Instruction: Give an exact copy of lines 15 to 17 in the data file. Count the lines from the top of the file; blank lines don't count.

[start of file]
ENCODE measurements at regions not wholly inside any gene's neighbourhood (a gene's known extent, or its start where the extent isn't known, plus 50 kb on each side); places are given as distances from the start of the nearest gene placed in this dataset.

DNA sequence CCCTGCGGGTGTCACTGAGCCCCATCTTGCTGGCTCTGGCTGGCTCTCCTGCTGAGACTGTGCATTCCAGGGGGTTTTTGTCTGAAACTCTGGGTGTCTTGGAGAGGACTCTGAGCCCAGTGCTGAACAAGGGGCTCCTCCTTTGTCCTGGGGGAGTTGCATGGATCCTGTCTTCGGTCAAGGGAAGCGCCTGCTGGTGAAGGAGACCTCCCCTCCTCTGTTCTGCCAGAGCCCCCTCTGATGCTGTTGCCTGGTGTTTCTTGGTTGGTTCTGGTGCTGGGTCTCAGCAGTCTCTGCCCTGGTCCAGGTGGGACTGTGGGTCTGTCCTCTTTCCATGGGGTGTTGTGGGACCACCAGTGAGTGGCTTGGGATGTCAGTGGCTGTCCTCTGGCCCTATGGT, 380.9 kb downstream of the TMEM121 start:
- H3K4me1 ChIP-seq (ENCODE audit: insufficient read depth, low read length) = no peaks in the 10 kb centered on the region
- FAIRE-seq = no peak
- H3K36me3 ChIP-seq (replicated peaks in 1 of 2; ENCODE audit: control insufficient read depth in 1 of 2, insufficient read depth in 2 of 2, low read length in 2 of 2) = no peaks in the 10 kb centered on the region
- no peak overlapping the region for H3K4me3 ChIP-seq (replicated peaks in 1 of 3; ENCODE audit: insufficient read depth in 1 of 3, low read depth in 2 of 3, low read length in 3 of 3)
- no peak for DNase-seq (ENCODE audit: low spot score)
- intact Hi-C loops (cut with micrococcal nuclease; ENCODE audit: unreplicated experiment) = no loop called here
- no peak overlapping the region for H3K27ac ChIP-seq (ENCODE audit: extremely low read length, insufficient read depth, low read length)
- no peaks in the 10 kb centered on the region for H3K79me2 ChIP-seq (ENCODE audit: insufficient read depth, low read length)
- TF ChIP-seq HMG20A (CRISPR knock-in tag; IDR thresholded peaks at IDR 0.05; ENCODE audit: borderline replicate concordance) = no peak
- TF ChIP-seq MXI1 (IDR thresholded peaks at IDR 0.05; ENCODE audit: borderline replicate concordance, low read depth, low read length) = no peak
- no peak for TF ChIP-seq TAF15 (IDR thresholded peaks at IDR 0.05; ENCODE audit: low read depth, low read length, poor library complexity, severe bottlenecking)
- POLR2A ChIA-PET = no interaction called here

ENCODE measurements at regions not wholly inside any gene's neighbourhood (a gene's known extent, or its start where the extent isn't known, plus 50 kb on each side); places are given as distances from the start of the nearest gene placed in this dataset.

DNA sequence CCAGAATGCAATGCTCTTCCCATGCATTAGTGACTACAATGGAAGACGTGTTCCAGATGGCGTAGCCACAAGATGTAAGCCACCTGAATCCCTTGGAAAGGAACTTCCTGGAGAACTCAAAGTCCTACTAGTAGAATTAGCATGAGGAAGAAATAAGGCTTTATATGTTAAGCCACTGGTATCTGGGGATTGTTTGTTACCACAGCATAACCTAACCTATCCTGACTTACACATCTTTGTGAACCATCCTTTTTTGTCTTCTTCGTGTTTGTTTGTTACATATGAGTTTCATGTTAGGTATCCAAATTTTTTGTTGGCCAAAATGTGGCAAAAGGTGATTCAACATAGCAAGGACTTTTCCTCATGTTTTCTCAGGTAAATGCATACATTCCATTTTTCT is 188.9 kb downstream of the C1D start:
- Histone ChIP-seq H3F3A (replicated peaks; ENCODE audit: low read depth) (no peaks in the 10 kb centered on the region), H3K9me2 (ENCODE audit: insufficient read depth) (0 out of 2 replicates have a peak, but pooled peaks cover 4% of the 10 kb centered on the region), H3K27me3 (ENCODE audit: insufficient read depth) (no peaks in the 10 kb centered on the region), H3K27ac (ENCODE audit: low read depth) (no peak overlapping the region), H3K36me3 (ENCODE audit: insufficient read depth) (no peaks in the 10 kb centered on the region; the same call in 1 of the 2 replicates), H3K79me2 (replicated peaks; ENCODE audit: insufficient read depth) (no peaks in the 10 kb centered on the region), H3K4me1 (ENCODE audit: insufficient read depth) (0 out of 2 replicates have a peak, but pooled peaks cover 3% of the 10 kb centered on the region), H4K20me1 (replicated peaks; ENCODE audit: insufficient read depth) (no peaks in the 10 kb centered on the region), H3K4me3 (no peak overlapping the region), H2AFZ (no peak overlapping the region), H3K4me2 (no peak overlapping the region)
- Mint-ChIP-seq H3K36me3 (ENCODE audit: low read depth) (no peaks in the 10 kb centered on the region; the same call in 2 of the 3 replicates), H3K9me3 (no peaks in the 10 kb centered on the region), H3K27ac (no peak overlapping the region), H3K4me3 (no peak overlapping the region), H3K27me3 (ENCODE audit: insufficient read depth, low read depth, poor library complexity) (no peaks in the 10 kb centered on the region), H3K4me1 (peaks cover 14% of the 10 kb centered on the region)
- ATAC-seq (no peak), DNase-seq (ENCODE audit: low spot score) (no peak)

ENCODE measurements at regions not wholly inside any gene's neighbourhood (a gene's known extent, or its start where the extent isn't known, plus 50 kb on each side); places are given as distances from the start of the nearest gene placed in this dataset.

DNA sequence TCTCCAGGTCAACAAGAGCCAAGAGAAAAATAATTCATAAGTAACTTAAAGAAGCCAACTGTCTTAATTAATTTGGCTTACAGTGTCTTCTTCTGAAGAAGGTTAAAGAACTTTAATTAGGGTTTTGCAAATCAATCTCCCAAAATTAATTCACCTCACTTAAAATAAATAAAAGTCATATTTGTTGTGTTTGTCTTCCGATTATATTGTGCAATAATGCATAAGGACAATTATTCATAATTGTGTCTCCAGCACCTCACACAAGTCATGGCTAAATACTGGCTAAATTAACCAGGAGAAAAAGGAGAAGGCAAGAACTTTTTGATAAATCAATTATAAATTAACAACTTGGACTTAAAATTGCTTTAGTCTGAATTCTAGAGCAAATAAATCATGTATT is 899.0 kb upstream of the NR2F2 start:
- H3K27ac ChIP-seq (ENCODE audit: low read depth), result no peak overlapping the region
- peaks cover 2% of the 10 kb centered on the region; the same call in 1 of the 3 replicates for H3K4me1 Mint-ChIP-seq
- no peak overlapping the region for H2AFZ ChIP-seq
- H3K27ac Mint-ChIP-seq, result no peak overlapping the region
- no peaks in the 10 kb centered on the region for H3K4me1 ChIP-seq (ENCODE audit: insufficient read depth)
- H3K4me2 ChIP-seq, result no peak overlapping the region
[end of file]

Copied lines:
ENCODE measurements at regions not wholly inside any gene's neighbourhood (a gene's known extent, or its start where the extent isn't known, plus 50 kb on each side); places are given as distances from the start of the nearest gene placed in this dataset.

DNA sequence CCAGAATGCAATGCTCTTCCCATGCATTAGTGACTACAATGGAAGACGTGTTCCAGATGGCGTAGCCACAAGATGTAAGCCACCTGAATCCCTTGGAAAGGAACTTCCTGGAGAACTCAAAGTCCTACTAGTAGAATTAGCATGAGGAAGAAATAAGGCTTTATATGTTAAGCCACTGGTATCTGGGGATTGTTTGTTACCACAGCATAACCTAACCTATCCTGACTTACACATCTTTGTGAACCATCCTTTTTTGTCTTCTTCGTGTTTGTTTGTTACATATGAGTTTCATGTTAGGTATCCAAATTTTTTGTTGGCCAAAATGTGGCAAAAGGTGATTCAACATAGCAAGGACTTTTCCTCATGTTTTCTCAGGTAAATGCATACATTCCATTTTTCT is 188.9 kb downstream of the C1D start:
- Histone ChIP-seq H3F3A (replicated peaks; ENCODE audit: low read depth) (no peaks in the 10 kb centered on the region), H3K9me2 (ENCODE audit: insufficient read depth) (0 out of 2 replicates have a peak, but pooled peaks cover 4% of the 10 kb centered on the region), H3K27me3 (ENCODE audit: insufficient read depth) (no peaks in the 10 kb centered on the region), H3K27ac (ENCODE audit: low read depth) (no peak overlapping the region), H3K36me3 (ENCODE audit: insufficient read depth) (no peaks in the 10 kb centered on the region; the same call in 1 of the 2 replicates), H3K79me2 (replicated peaks; ENCODE audit: insufficient read depth) (no peaks in the 10 kb centered on the region), H3K4me1 (ENCODE audit: insufficient read depth) (0 out of 2 replicates have a peak, but pooled peaks cover 3% of the 10 kb centered on the region), H4K20me1 (replicated peaks; ENCODE audit: insufficient read depth) (no peaks in the 10 kb centered on the region), H3K4me3 (no peak overlapping the region), H2AFZ (no peak overlapping the region), H3K4me2 (no peak overlapping the region)